Generally, soy-based foods are beneficial to women’s health. For women trying to conceive, however, it’s wise to cut back or stop altogether your intake of soy-based foods.
To maximize fertility, stop eating soy-based foods 3 or 4 months before you begin trying to conceive. Be aware that soy comes in many forms and can often be hidden in products such as flour, milk, lecithin, oils, and tempeh.
Textured vegetable protein is also soy-based and is frequently found in fast foods. These should be avoided while you try to conceive, along with tofu, which is found in many imitation meat products.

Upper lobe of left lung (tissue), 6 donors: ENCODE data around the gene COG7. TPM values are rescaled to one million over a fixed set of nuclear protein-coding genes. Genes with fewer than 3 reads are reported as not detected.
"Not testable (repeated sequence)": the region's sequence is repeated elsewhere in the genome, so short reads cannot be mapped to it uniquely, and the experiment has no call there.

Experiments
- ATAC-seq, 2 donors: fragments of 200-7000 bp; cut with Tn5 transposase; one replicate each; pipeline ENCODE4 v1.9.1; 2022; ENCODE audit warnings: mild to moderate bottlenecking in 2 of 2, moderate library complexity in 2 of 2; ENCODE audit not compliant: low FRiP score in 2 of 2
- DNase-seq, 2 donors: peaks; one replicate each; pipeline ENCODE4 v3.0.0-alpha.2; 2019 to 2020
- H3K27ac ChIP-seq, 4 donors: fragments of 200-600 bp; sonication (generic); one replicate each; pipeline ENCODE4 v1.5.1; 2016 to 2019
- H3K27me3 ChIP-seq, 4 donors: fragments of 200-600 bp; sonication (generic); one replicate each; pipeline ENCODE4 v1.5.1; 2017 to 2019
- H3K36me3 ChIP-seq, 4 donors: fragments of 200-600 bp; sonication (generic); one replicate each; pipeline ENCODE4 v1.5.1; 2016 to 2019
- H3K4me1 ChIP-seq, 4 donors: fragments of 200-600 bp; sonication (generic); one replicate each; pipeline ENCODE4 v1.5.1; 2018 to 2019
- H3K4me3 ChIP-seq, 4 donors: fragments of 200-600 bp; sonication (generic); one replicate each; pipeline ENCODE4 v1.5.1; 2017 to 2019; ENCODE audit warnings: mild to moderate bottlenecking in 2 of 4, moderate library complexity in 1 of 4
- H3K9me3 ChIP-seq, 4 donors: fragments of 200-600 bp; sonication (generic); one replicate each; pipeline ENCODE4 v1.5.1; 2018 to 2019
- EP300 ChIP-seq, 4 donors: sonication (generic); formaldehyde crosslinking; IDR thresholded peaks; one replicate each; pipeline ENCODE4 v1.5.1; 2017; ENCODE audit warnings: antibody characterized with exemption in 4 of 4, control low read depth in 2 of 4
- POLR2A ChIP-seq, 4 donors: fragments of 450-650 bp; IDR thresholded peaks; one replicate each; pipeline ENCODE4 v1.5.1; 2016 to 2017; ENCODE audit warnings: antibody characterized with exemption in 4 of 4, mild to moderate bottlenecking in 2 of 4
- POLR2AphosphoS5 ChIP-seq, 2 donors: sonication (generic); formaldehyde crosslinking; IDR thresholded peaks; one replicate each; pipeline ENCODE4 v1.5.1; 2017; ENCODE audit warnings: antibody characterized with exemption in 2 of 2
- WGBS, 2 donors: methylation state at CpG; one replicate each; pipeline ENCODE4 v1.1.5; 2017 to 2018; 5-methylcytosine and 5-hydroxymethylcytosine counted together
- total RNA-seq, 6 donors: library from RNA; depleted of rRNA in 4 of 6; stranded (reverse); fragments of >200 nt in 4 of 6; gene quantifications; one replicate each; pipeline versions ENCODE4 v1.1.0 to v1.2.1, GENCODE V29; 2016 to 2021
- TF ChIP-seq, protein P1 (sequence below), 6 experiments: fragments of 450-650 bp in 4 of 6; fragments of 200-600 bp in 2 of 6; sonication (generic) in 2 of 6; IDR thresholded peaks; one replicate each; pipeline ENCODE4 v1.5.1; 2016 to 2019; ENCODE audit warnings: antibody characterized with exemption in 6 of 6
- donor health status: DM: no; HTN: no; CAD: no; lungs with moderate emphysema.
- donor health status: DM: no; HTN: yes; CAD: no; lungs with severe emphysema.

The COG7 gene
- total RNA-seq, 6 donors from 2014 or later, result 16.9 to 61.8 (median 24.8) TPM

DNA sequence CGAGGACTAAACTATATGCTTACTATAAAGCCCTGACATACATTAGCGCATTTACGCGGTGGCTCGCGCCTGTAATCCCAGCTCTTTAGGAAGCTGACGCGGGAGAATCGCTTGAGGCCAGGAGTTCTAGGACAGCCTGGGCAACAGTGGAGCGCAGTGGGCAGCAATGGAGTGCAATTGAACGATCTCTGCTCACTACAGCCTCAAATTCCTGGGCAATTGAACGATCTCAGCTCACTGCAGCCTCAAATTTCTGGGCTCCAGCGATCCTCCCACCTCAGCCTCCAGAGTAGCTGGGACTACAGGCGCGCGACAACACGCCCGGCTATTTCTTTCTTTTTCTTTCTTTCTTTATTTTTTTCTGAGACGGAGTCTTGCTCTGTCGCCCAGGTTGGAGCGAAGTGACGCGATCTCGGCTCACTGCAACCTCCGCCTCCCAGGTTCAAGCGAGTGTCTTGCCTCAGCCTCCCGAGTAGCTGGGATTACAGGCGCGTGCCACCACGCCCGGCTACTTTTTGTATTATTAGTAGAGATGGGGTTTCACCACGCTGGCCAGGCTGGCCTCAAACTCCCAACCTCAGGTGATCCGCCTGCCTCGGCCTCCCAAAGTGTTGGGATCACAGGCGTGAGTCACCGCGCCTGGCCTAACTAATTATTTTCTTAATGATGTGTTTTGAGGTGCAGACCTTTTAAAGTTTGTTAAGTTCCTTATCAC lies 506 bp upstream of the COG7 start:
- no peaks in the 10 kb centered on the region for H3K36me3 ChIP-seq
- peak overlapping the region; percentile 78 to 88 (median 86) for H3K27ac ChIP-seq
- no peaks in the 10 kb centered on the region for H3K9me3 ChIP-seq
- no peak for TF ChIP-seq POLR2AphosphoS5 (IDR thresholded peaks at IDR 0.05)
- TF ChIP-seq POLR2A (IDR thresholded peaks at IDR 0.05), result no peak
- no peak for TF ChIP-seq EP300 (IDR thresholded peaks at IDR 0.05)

Peanut Butter and Spinach
Both peanut butter and spinach are known for their ability to reduce calcium levels. Latest research shows that each of these two foods can cause a dangerous depletion of calcium, a mineral that’s essential for pregnant women and women trying to conceive.
Peanut butter and spinach should therefore be on your list of foods to avoid.
All artificial sweeteners should be avoided where possible. Saccharin and aspartame are particularly important to remove from your diet. Many studies suggest that these artificial sweeteners are not safe to consume while you’re pregnant or while you’re trying to conceive.
Be aware that aspartame is often sold under the brand names NutraSweet and Equal, both of which should be avoided.
Rare Red Meat
The virus toxoplasmosis is often present in undercooked red meet. This is potentially harmful to your unborn baby. For this reason, rare red meat should be avoided.